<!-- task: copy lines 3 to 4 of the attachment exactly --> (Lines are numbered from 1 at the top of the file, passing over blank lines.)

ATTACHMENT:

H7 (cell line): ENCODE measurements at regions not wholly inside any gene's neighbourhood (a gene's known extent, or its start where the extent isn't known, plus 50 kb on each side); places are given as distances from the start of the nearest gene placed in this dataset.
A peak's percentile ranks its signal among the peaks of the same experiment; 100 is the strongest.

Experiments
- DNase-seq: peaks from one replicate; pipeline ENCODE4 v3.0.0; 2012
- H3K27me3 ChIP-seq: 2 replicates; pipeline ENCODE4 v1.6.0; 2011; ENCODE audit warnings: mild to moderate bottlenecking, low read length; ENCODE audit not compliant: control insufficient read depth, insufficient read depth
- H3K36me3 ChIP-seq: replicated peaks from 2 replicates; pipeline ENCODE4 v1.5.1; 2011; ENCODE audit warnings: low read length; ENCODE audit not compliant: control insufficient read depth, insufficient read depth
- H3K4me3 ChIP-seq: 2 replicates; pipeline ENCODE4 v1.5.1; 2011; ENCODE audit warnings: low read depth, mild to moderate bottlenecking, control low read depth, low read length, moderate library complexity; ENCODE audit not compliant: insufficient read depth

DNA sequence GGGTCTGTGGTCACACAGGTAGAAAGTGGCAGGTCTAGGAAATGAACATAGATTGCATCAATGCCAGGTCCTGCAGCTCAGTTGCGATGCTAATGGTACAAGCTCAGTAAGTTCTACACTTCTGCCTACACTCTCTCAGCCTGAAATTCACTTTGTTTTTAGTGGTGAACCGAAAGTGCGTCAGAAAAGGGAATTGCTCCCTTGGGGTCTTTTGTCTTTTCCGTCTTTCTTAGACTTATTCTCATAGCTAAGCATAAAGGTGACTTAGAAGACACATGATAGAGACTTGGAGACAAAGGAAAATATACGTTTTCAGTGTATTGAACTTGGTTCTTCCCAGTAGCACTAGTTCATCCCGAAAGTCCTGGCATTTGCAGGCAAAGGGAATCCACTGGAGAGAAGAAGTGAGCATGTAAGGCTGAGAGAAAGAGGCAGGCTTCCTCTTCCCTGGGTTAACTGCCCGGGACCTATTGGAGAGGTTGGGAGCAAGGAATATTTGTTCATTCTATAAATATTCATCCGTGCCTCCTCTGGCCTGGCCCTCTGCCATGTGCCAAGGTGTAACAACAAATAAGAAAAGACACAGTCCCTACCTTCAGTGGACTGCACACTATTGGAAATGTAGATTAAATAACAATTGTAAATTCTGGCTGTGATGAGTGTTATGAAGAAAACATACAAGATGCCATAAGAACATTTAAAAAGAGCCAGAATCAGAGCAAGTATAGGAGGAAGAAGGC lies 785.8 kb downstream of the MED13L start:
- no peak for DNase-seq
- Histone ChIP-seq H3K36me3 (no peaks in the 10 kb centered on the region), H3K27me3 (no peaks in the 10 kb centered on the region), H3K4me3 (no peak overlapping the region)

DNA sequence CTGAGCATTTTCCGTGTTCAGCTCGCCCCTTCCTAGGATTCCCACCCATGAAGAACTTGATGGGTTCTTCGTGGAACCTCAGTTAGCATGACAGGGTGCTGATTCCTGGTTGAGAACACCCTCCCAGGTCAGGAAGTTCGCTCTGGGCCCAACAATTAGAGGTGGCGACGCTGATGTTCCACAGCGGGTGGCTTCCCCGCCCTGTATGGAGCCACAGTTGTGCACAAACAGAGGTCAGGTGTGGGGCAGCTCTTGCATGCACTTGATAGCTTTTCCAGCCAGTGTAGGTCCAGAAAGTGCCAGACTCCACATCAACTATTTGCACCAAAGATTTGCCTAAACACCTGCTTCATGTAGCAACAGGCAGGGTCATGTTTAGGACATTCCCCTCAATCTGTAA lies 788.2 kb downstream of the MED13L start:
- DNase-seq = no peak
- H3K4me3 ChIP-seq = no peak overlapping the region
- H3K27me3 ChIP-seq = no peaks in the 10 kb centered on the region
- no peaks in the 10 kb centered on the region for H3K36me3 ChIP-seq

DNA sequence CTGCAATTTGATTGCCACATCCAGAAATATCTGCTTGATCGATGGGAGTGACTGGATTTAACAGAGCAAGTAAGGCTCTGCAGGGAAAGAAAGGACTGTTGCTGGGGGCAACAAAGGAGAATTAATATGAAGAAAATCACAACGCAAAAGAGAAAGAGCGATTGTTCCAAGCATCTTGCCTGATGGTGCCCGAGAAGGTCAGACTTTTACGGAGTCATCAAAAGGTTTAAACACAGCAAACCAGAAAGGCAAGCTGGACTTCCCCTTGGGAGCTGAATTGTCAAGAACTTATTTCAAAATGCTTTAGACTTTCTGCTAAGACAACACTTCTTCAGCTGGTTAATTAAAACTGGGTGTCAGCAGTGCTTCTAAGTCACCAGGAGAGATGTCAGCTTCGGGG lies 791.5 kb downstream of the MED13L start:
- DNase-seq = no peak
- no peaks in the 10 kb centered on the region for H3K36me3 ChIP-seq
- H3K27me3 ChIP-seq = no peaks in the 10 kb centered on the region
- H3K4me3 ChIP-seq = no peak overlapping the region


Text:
Experiments
- DNase-seq: peaks from one replicate; pipeline ENCODE4 v3.0.0; 2012